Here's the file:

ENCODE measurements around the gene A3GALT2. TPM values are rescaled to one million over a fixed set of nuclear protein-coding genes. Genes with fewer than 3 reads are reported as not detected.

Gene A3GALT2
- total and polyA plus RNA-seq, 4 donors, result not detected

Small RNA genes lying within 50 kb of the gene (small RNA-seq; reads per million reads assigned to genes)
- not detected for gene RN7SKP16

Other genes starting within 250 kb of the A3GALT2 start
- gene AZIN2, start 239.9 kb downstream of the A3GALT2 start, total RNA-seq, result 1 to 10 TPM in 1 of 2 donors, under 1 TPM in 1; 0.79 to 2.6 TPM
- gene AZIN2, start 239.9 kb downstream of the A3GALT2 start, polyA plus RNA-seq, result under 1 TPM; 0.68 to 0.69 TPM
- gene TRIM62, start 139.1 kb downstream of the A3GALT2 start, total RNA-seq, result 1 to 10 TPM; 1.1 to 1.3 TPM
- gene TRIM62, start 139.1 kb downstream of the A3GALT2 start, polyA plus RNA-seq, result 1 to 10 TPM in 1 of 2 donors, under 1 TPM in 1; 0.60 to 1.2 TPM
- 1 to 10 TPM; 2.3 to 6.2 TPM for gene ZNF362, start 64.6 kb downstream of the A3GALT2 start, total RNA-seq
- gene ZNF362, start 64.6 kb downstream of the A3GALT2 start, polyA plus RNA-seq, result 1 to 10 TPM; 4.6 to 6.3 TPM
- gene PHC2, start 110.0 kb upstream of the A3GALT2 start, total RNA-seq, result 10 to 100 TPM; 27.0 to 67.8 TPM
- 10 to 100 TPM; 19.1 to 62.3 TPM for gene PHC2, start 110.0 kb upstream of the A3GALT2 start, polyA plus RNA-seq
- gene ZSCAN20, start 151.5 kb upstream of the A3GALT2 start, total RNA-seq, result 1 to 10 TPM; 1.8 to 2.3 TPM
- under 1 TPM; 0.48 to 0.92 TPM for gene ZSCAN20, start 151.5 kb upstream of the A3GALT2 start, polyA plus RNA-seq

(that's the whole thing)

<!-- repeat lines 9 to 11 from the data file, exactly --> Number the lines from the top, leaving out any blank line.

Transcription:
- gene TRIM62, start 139.1 kb downstream of the A3GALT2 start, total RNA-seq, result 1 to 10 TPM; 1.1 to 1.3 TPM
- gene TRIM62, start 139.1 kb downstream of the A3GALT2 start, polyA plus RNA-seq, result 1 to 10 TPM in 1 of 2 donors, under 1 TPM in 1; 0.60 to 1.2 TPM
- 1 to 10 TPM; 2.3 to 6.2 TPM for gene ZNF362, start 64.6 kb downstream of the A3GALT2 start, total RNA-seq